Find something outside of work that you are excited about, something that is exciting, entertaining, and just keeps you going—whether it is a hobby, sporting or leisure events, or community service (along with other items we mention here, like relaxation, being able to "turn off" and participating in rewarding non-work activities).
Go Off the Grid
While our phones, tablets, and laptops can boost productivity, it can also cause job tension to spill over into family time, vacations, and social gatherings.
Set limits by shutting off phones during dinner and allocating specific hours to check messages.
If your work e-mails are in your personal cell phone remove them right now.
I mean it.
Get Your Zzz’s Recovering from excessive stress and burnout necessitates eliminating or reducing pressures on your time and energy.
One technique for replenishing certain tools is to sleep.
According to research, getting less than six hours of sleep a night is a significant risk factor for burnout, not least because sleep deprivation can affect work efficiency and productivity.
It can cause exhaustion, lower morale, make you more vulnerable to traumatic situations, affect mental performance, make you more prone to mistakes, and make juggling competing obligations more difficult.
Organize Your Workflow
When I have even one task that isn’t well written, or the due date has passed - anything I automatically feel disorganized.
That affects my entire workday.
It sounds really small, but just by correcting and re-organizing my flow first thing in the morning - I’ve already created a less chaotic workday.
When people are burned out, they often fear that they will lose something important or that something important will fall between the cracks.
Organize your thoughts, make a to-do list (or an automated worklist), and then prioritize.
You won't have to keep reminding yourself of that stuff and you'll have mechanisms in place to do so.
Listen to Your Body
More headaches, sore shoulders, a sore neck, or more severe stomach pain are all visible symptoms that you might be feeling too much tension.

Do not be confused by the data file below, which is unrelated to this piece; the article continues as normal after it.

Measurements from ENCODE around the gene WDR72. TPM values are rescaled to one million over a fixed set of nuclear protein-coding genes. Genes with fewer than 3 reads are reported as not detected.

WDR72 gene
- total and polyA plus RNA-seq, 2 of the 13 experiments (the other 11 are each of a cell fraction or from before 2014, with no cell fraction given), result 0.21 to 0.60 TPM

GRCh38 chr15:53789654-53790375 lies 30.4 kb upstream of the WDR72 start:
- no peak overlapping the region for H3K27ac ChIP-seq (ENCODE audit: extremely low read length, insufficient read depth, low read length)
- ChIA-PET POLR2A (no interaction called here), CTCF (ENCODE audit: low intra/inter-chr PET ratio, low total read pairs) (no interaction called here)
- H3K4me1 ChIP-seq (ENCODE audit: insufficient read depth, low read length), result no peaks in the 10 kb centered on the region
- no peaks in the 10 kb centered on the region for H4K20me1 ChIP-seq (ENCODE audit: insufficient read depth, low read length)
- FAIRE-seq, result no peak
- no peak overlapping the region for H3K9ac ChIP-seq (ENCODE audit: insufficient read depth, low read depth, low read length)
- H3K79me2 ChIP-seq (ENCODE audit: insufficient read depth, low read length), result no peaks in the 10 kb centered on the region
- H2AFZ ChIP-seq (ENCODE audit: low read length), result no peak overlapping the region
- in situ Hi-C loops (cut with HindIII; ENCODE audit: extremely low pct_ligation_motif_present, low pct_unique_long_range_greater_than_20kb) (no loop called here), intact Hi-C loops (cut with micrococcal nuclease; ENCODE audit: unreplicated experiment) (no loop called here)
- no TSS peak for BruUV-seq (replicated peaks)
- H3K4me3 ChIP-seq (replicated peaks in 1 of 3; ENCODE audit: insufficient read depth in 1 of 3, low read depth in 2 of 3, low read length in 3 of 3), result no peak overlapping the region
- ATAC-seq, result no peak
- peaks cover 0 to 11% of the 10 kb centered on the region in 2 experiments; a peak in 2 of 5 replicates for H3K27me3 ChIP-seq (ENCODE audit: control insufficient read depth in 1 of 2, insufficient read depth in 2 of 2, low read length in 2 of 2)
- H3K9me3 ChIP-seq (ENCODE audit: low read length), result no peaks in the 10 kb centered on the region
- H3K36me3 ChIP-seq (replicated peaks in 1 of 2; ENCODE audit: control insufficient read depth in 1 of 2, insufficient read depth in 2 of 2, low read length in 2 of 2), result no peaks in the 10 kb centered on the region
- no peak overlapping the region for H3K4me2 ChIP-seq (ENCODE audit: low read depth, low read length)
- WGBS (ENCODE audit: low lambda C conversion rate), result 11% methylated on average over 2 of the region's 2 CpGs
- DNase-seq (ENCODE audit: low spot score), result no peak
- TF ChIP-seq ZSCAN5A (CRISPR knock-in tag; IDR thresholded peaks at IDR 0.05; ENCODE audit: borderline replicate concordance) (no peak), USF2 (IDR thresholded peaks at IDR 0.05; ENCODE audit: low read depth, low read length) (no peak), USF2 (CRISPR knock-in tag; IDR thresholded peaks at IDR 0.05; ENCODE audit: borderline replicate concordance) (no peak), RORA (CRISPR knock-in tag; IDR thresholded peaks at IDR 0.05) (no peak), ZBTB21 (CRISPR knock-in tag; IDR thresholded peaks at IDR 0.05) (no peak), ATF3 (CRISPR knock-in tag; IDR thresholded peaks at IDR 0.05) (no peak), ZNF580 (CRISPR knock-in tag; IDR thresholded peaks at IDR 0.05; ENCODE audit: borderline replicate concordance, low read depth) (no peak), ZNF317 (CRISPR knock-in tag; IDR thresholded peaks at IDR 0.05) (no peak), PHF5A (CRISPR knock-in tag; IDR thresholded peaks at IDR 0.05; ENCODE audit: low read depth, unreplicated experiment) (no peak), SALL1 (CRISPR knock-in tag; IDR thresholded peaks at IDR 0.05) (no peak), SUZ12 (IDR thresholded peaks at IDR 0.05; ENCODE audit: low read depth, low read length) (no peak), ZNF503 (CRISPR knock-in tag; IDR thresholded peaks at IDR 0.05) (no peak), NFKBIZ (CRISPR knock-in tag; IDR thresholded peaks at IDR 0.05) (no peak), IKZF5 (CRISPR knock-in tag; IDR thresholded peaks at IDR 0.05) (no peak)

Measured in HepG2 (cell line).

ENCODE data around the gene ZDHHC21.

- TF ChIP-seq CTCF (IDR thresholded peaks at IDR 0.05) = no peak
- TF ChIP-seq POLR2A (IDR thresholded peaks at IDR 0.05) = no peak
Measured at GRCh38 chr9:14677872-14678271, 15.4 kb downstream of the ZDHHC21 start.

Burnout has an impact on depression, and becoming stressed will have an impact on the level of burnout—it works both ways.
So, if the problems you're having are becoming more serious, you may need to get clinical support.
Talk to a psychologist if you need more assistance than your friends and family would get.
Places to Contact to Help with Burnout
Talk to Your Boss Speak with your supervisor on any particular questions you have at the first sign of burnout if you can.
Perhaps you will collaborate to alter desires, achieve compromises, or find solutions. Have a list of what has to be completed and what can wait.
Your Circle Don’t hesitate to reach out to friends, family, loved ones, and colleagues.
Developing connections with coworkers will help you avoid burnout on the job.
Instead of focusing on your mobile after a rest, consider interacting with your coworkers.
Also, be sure to check with human resources to see if there’s a support program in place.
If You Can’t Cope If you're feeling burnout and can't seem to shake it, or you think you may have a mental health problem like depression, seek clinical help.
Conclusion-Dealing with Burnout
I wish I could recommend everyone just take a vacation. It’s relaxing.
We’re unplugged. There’s no work. It’s just- rejuvenating.
All of that said, it’s only temporary and it’s simply not feasible for everyone.
If you fall into that category, consider transforming your bathroom into your oasis.
Grab some aromatherapy candles, slice up some cucumbers and relax into some bubble bath.
I know this sounds very, very skin deep, but even if we manage to do one small thing once or twice a week it can greatly improve our overall sense of wellbeing.
Add some body and bath self-care to your oasis.